“Supernatural” demands so much music that it takes three creatives just to keep the show supplied with the right sounds: composers Christopher Lennertz and Jay Gruska and music supervisor Alexandra Patsavas.
“The tension and the scare” is job one, says Lennertz, who has a 2006 Emmy nomination for his “Supernatural” music. Creator Eric Kripke “wanted the music to sell the scares that really hadn’t been done in primetime. It’s an updated sort of Bernard Herrmann approach,” he explains, referring to techniques of the legendary “Psycho” composer.
Equally critical is underscore for the family dynamic between the brothers and, in the first two seasons, their dad.
“Musically, it’s been a great place for me and Jay to go,” says Lennertz. “I write at least a quarter of the show in a very emotional, heartfelt tone,” often adding a real flute, oboe or guitar to the synthesizers and samplers that are the bedrock of the score.
“The foundation of the sound is orchestral,” created with electronic means, notes Gruska (who alternates episodes with Lennertz). But layered atop that foundation are “otherworldly sounds, things that are bowed and scratched and scraped, that you wouldn’t recognize coming from an acoustic environment.” They help to create “those hair-on-the-back-of-your-neck standing-up moments,” he says.
“You treat every episode like its own little movie,” adds Gruska (whose own Emmy track record includes nominations for “Lois and Clark” and “Falcone”). Each composer writes an average of 25-30 minutes of music for each episode, doing the job in five or six days, they say.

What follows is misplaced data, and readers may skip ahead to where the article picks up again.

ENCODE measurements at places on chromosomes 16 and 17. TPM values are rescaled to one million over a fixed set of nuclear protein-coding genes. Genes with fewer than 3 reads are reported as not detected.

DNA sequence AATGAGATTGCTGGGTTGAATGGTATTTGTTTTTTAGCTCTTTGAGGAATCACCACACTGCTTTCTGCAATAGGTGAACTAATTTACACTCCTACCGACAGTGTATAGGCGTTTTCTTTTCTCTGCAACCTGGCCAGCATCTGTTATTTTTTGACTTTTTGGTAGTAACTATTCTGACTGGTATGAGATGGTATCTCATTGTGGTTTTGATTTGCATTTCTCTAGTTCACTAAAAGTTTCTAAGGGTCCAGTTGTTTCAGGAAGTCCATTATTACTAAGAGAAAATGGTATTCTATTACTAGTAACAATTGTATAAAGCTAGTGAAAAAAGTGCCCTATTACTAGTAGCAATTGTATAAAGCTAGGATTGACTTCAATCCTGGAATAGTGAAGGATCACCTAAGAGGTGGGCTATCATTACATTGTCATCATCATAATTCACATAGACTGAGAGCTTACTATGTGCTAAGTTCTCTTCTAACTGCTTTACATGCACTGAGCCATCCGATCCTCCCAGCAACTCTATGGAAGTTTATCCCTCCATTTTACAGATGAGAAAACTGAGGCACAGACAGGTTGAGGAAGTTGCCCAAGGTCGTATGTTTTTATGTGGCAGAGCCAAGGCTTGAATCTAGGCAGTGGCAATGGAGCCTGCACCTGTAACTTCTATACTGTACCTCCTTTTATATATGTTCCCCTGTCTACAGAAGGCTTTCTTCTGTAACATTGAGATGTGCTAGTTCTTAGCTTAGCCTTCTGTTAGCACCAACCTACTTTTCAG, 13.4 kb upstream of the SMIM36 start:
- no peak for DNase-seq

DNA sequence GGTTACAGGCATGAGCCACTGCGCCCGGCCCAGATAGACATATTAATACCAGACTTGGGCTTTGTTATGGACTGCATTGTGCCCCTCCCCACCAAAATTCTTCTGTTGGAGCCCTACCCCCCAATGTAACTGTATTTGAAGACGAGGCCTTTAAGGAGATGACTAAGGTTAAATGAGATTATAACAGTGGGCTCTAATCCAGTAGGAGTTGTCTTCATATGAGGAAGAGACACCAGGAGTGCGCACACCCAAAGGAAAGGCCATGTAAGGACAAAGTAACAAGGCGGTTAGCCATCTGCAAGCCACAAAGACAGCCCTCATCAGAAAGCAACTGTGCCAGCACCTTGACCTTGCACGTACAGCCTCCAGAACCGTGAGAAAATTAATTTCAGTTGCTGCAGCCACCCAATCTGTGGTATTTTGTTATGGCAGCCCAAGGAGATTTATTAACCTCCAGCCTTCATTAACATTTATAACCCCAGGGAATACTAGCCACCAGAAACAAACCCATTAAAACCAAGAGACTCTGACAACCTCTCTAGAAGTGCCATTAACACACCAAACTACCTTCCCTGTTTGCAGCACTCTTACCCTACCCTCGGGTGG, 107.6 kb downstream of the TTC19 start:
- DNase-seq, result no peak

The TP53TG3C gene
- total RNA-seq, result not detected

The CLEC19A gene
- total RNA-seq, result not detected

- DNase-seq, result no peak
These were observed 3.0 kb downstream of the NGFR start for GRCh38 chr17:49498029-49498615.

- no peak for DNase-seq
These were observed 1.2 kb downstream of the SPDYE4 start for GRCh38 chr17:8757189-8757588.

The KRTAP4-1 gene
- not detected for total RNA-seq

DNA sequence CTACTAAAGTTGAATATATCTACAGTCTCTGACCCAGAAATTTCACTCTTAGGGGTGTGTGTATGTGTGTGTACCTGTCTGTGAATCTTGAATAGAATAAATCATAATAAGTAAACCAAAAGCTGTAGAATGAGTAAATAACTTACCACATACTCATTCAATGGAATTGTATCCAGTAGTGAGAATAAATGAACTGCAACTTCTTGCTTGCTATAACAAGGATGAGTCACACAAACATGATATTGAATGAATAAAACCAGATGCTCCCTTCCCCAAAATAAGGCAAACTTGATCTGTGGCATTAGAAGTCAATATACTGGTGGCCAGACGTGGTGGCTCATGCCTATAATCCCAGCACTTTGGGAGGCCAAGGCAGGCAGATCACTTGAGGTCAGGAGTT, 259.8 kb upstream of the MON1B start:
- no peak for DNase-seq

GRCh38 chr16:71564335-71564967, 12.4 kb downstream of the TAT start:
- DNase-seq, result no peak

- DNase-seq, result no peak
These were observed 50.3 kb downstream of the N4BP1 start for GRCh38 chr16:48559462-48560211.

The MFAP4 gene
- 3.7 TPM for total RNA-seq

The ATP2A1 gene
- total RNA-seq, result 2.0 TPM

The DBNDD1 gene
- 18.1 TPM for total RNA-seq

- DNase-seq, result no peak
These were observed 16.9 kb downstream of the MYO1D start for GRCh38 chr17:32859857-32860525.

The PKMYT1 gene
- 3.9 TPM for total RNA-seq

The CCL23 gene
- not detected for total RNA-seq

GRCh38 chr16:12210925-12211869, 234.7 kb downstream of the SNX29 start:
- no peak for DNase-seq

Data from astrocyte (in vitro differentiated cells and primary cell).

Despite the ongoing presence of angels and demons, what you won’t hear in “Supernatural” are the religioso musical cliches from horror films, such as choirs chanting in Latin. “Eric wanted it to be spiritual without ever feeling traditionally Roman Catholic,” says Lennertz.
The occasional comedic moments provide a little respite from the darker, more dissonant sounds, and those are done “in a very tongue-in-cheek style,” adds Lennertz. “We tip the hat to the classic rock that Dean loves so much, with a little distorted guitar, old rock organ, things like that.”
Those classic rock songs are where Patsavas comes in, helping to find tunes from “the most recognizable, awesome bands of the ’70s,” she says: groups such as AC/DC, the Allman Brothers, Survivor, Foreigner and Bad Company.
“It can be expensive,” she concedes, “but this is a show that embraces the music, and not in an ironic way. This is music that our main characters love and relish and talk about.”
Kansas’ “Carry On Wayward Son” has become a “Supernatural” standard, used annually to recap the previous season’s storylines.